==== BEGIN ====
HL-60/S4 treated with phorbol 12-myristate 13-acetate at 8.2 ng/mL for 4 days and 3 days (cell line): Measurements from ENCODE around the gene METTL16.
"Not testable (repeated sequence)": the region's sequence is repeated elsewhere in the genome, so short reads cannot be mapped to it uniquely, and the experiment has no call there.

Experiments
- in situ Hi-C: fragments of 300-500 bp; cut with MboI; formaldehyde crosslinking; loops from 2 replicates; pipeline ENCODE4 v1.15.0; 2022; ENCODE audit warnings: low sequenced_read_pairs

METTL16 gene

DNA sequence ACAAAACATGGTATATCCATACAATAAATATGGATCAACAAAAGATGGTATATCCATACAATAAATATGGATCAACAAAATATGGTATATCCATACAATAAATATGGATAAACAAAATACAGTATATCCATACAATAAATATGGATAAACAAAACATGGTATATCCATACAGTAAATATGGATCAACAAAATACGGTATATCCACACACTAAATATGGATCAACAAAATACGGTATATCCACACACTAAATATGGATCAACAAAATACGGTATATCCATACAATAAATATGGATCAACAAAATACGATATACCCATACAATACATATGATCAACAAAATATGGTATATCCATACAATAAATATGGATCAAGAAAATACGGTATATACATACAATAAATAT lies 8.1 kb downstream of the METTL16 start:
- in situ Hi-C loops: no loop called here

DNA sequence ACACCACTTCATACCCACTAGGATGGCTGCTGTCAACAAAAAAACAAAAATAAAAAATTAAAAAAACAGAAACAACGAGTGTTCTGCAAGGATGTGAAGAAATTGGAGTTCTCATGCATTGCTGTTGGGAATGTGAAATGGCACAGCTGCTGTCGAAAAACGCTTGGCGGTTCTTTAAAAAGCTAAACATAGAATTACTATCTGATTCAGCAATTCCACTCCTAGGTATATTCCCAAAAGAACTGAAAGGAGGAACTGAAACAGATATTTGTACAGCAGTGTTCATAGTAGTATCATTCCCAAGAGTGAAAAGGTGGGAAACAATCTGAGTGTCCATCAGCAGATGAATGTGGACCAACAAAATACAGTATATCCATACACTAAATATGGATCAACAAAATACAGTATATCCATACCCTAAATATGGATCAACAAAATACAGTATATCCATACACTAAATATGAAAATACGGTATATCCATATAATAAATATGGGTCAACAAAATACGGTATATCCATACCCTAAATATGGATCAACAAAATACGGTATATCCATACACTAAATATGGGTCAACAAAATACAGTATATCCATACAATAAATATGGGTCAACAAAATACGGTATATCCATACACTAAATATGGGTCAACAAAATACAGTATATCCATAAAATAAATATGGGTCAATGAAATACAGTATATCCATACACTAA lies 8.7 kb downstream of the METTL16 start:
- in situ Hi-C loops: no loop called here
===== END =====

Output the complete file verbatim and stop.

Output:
HL-60/S4 treated with phorbol 12-myristate 13-acetate at 8.2 ng/mL for 4 days and 3 days (cell line): Measurements from ENCODE around the gene METTL16.
"Not testable (repeated sequence)": the region's sequence is repeated elsewhere in the genome, so short reads cannot be mapped to it uniquely, and the experiment has no call there.

Experiments
- in situ Hi-C: fragments of 300-500 bp; cut with MboI; formaldehyde crosslinking; loops from 2 replicates; pipeline ENCODE4 v1.15.0; 2022; ENCODE audit warnings: low sequenced_read_pairs

METTL16 gene

DNA sequence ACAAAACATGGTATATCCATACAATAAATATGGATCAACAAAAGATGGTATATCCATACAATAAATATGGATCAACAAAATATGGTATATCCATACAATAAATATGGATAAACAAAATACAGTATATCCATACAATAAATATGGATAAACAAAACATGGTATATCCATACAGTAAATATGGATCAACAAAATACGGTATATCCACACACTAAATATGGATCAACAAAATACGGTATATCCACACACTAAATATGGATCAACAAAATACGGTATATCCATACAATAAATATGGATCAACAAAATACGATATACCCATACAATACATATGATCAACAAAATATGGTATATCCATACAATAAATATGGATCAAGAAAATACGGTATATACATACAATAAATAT lies 8.1 kb downstream of the METTL16 start:
- in situ Hi-C loops: no loop called here

DNA sequence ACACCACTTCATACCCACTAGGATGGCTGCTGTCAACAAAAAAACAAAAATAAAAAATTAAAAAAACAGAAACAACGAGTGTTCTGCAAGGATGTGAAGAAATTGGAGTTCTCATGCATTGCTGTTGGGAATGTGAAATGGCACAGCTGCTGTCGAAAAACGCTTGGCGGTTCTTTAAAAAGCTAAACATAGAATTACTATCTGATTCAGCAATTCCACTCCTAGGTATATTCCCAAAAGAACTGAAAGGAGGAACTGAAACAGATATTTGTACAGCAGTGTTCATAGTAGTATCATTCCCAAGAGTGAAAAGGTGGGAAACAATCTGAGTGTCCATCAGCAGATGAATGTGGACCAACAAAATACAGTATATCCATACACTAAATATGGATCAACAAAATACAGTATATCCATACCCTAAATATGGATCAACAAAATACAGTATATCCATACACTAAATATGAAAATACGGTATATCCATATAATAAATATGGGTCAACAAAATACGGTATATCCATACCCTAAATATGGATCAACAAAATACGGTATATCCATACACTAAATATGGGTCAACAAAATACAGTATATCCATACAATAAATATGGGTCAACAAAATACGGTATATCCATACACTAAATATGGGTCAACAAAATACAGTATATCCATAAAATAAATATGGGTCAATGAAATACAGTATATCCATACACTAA lies 8.7 kb downstream of the METTL16 start:
- in situ Hi-C loops: no loop called here